Coco’s Diary: A Christmas Gift to Remember (Nov. 25-Dec. 23). It’s 1927, and Clotilde “Coco” Irvine has a diary to write in. It was originally a Christmas present, but now it’s the account of her crazy year full of boys, troubles at school and adventures at home. Based on the true diary of Irvine, who lived on Summit Avenue in St. Paul, “Coco’s Diary” brings back some of the musical hits of the 1920s as it retakes the Minnesota History Theatre stage.

Photo by Emilee Elofson, courtesy of Theatre Latte Da. Tod Petersen on stage, telling a story.

Tod Peterson. Photo by Emilee Elofson.

A Christmas Carole Petersen (Nov. 29-Dec. 30). There’s something about the holidays that drive people nuts. Let’s be honest: It’s usually family. With Theatre Latté Da, Tod Petersen is telling the story of Christmases in Mankato, Minnesota, and how his mother Carole did (or didn’t) keep everything from becoming a helter skelter mess. While “A Christmas Carole Peterson” is filled with more than a dozen holiday classics, Theatre Latté Da warns its audiences the show might not be for everyone: “Our disclaimer is that if your children believe in Santa Claus when they arrive at the show, they may not when they leave.”

Forever Plaid: Plaid Tidings (Nov. 30-Dec. 17). The singing quartet Forever Plaid was on their way to the big time in the 1950s, but a school bus may have derailed them a little bit—to the afterlife. Now they’re getting a second chance for one more concert, and you can bet it’s going to be a big one. Lyric Arts isn’t going old school with “Plaid Tidings”; it’s going classic with four-part harmonies, a cornucopia of holiday songs, and a feel-good story about coming together and following your dreams.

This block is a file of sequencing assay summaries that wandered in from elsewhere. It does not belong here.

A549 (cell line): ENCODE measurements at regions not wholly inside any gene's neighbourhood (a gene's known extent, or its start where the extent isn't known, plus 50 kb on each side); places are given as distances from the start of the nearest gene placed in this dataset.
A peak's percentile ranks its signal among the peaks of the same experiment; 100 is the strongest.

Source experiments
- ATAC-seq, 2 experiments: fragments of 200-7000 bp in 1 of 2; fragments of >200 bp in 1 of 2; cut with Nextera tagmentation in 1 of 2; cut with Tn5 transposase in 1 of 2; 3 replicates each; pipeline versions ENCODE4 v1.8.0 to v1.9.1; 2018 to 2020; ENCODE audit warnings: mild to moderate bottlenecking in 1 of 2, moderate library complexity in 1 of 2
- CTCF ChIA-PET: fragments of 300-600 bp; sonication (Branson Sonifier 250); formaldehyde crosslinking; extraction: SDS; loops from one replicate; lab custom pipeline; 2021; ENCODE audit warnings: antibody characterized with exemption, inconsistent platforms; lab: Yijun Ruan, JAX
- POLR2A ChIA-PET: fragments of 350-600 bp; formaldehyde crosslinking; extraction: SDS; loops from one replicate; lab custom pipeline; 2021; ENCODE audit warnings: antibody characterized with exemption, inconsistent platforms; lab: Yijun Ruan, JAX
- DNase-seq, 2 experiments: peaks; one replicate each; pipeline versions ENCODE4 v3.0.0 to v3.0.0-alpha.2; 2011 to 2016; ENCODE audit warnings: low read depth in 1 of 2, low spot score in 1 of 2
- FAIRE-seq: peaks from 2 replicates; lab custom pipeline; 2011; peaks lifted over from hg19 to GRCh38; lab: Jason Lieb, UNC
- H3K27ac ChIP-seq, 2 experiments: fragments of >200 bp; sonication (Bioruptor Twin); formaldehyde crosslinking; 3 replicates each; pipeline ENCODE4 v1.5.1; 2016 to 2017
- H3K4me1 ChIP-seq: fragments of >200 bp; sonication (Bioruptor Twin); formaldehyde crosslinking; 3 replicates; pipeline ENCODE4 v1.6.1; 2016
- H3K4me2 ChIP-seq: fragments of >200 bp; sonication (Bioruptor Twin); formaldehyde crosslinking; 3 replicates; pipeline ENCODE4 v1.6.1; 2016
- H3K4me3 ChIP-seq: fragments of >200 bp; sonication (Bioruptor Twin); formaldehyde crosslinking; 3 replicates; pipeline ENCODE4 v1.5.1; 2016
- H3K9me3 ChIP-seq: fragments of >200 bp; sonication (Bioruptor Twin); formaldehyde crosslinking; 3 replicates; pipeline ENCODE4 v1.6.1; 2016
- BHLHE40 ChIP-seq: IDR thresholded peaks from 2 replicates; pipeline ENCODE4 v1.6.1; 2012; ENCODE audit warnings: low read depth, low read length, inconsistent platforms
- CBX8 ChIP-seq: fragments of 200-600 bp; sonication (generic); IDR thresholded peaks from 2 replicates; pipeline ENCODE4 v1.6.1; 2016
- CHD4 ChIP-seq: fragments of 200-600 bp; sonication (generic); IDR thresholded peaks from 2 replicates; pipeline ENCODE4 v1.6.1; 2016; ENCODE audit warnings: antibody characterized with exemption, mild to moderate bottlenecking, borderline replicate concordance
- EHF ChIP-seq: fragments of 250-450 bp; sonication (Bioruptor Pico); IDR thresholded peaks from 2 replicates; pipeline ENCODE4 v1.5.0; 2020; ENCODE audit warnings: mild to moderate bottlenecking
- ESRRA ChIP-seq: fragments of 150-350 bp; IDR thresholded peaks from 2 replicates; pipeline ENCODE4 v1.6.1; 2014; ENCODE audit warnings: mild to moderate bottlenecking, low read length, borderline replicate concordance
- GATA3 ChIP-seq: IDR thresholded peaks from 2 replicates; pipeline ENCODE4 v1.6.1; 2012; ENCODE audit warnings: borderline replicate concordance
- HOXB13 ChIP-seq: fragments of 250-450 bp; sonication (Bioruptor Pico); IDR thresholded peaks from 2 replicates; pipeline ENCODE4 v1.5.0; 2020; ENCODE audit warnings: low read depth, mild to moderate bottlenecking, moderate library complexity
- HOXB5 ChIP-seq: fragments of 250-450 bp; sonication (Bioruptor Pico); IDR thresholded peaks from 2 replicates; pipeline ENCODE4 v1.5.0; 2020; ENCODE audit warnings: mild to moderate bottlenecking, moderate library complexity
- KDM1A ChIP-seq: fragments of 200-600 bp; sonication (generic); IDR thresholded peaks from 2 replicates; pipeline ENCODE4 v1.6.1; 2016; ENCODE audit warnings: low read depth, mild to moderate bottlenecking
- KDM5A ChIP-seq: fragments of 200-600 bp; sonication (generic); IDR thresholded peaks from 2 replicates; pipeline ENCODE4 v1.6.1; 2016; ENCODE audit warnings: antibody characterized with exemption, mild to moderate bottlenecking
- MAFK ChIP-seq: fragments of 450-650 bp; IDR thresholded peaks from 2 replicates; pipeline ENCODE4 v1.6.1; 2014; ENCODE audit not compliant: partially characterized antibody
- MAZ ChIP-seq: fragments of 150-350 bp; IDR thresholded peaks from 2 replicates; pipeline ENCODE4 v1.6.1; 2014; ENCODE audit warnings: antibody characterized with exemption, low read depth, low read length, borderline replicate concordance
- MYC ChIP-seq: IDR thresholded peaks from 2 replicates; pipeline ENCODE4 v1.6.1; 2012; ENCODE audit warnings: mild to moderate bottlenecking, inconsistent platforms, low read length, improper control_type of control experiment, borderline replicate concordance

Black Nativity (Nov. 30-Dec. 24). At this point, Penumbra Theatre’s acclaimed “Black Nativity” is multi-generational. Like many holiday spectaculars, this is a vibrant mix of theater, dance and music with choreographer Uri Sands of TU Dance, the Kingdom Life Church Choir and more lending their talents to proclaim the reason for the season.

Dot (Dec. 8-Jan. 7). Growing old can be difficult; watching your parents grow old is a whole different beast. It’s time for the Shealys to get back together at their childhood home for the holidays, but this year, their mother Dot can’t remember things like she used to. “Dot” may not be for the youngest members of the family, but as you sit in Park Square Theatre, you’ll find yourself, laughing, tearing up and being reminded of just how strong family can be.

Hershel & the Hanukkah Goblins (Dec. 9-17). With Chris Griffith’s award-winning puppet design for the more whimsical cast members, “Hershel & the Hanukkah Goblins” returns to the Minnesota Jewish Theatre. When Hershel arrives at the Helmsbergville village, he doesn’t understand why there is no Hanukkah. No one is cooking latkes; no menorahs light up the window. When he finds out it’s all because of some nefarious goblins, Hershel decides enough is enough and spends eight nights in the old synagogue to face the goblins and bring Hanukkah back.


Danger Committee: The Wreath of Khan (Nov. 24-Jan. 6). So this isn’t technically a play or a musical, but it’s pretty spectacular anyway. The nationally known Danger Committee is back with their Stocking Full of Awesome holiday show, and it’s filled with comedy showmanship, knife throwing, juggling and stupid stunts (although they look pretty cool when Reynaldo, Bald Guy and Other One do them). This might be your only chance to see a Teddy Bear clinging to a Tomahawk, so really, what do you have to lose by going?